It’s been over four years since David Miranda was unlawfully detained at Heathrow Airport by British police, in an effort to intimidate reporting on Edward Snowden’s surveillance revelations. Glenn Greenwald and David Miranda spoke at London’s RSA on 19 September on the occasion of their first UK visit since that nine-hour ordeal.
The Schedule 7 power allows UK police to detain an individual at the border “solely for the purpose of ascertaining if the person examined is or has been concerned in the commission, preparation or instigation of acts of terrorism.” This is a highly coercive power: failure to answer questions or comply with police demands during a Schedule 7 interview is a criminal offence.
David Miranda explained how his detention still continues to have an impact on him:
when you have nine hours sitting with seven different agents… I can still remember their faces, I remember them vividly. I have read books about Guantanamo… that day I thought that was it for the rest of my life and there was no coming back from that.
After a series of legal challenges, David Miranda won a activists assisting refugees in Calais and, as Glenn Greenwald noted at the RSA event, the power is disproportionately used against particular communities.
David had an important victory in that the court ruled that this can no longer be used against journalists but this law is still being used very abusively against a huge number of people who aren’t journalists, people who are from the most marginalised populations, including Muslims who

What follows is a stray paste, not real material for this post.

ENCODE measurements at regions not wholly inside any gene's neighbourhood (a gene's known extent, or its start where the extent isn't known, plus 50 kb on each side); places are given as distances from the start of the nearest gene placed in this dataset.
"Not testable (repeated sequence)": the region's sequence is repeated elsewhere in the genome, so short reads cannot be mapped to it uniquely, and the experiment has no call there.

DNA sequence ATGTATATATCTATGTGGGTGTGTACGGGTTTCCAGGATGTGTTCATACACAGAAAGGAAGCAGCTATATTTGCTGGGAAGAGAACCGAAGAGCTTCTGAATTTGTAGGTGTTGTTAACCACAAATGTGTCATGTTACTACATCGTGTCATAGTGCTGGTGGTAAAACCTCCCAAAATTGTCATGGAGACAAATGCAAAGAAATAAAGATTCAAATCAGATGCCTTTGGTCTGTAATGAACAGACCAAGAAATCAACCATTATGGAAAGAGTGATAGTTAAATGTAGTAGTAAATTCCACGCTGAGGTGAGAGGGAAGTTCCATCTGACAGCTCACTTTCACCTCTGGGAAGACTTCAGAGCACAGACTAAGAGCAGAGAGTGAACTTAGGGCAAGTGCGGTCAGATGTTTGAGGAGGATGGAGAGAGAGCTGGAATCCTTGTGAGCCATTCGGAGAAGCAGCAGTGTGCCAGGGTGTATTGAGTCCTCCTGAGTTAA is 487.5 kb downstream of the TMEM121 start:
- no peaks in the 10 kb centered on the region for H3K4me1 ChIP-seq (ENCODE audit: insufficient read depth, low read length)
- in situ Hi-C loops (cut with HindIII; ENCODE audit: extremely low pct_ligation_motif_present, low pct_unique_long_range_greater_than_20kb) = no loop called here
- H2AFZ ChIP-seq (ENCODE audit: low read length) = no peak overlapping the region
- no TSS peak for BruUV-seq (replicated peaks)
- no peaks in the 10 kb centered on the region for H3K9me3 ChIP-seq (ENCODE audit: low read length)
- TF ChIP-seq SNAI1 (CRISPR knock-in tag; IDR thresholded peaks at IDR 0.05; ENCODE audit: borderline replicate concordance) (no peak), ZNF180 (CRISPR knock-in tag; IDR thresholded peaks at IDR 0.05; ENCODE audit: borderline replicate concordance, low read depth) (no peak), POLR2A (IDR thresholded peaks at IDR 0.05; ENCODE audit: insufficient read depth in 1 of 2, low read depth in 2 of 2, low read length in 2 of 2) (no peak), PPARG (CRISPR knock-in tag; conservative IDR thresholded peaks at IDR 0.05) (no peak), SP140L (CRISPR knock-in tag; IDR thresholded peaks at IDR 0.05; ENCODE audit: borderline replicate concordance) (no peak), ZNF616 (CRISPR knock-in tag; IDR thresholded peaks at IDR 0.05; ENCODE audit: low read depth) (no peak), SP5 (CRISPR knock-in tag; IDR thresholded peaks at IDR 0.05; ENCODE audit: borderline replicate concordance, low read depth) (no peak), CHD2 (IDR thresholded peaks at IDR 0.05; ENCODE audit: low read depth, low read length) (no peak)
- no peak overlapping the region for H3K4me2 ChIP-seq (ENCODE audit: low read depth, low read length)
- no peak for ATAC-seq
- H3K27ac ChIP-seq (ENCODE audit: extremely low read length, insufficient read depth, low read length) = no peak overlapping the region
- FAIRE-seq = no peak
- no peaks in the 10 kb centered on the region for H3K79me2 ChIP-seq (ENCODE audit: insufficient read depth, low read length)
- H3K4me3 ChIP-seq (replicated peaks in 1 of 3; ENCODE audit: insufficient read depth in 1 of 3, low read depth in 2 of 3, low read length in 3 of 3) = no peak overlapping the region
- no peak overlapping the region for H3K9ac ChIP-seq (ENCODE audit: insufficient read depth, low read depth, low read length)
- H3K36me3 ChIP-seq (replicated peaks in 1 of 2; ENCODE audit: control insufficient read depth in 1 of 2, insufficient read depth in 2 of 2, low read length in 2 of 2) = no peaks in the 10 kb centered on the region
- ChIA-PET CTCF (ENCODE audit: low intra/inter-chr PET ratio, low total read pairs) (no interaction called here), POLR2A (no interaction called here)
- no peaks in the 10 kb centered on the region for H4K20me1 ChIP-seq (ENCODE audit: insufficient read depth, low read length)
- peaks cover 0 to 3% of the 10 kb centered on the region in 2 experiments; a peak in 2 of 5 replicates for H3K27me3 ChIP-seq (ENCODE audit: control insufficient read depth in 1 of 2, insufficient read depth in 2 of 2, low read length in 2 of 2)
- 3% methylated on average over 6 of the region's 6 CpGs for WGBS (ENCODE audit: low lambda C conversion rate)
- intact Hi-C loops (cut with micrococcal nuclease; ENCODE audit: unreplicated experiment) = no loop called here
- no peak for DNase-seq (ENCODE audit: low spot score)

come to this country and activists who work on issues in defence of Muslim civil liberties.
Illustrating the point, just a few days after the event, Cage’s bInternational Director Muhammad Rabbani appeared in court, charged with not complying during a Schedule 7 interview by declining to hand over a mobile phone password. Rabbani was detained at Heathrow in November last
year, after returning from Doha.
District Judge Emma Arbuthnot accepted that Rabbani was carrying confidential information, instructions from an alleged victim of torture that were to form the basis of legal action in the US and the UK, but nonetheless found him guilty of non-compliance with Schedule 7, albeit with a comparatively lenient penalty of a 12-month suspended sentence and court costs of £620. Noting that Rabbani had refused to hand over this information on at least two previous occasions without consequence, the ruling states that he took “a calculated risk” and that the police were within their powers to demand this information.
Reporting from the Intercept’s Ryan Gallagher makes it clear that what is at stake here is more than simply an invasion of personal privacy. Documents from the Snowden archive show there is a direct channel for Schedule 7 material through to GCHQ. The threats to legal and journalistic privilege and other professional duties of confidentiality is clear.
The inconsistencies of the existing Schedule 7 procedures were brought to light during the course of the hearing. While the judge refused to engage with the lawfulness of repeated targeted Schedule 7 stops, which can by definition not be suspicionless, she did note that police powers at the border only extended to data stored on devices and not information in the cloud, going so far as to state that she “didn’t understand” why Rabbani was carrying devices with sensitive information on his person. A note in the ruling about Rabbani not stating outright that he was carrying excluded material also seems to leave a door open to a means of protecting sensitive information within the existing
Schedule 7 code of practice.
After the ruling, Rabbani said
I was prepared to face the outcome even if it meant a term of imprisonment. As the judge said, the importance of passwords and privacy cannot be overstated.
I have been convicted of protecting the confidentiality of my client. Our only option is to change the law. We will be appealing this decision.